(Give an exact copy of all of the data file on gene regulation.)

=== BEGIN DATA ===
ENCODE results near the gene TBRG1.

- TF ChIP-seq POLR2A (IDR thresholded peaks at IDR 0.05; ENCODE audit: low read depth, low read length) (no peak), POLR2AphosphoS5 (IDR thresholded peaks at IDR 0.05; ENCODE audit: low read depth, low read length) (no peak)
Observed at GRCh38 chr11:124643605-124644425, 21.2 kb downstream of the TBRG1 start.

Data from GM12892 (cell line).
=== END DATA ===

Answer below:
ENCODE results near the gene TBRG1.

- TF ChIP-seq POLR2A (IDR thresholded peaks at IDR 0.05; ENCODE audit: low read depth, low read length) (no peak), POLR2AphosphoS5 (IDR thresholded peaks at IDR 0.05; ENCODE audit: low read depth, low read length) (no peak)
Observed at GRCh38 chr11:124643605-124644425, 21.2 kb downstream of the TBRG1 start.

Data from GM12892 (cell line).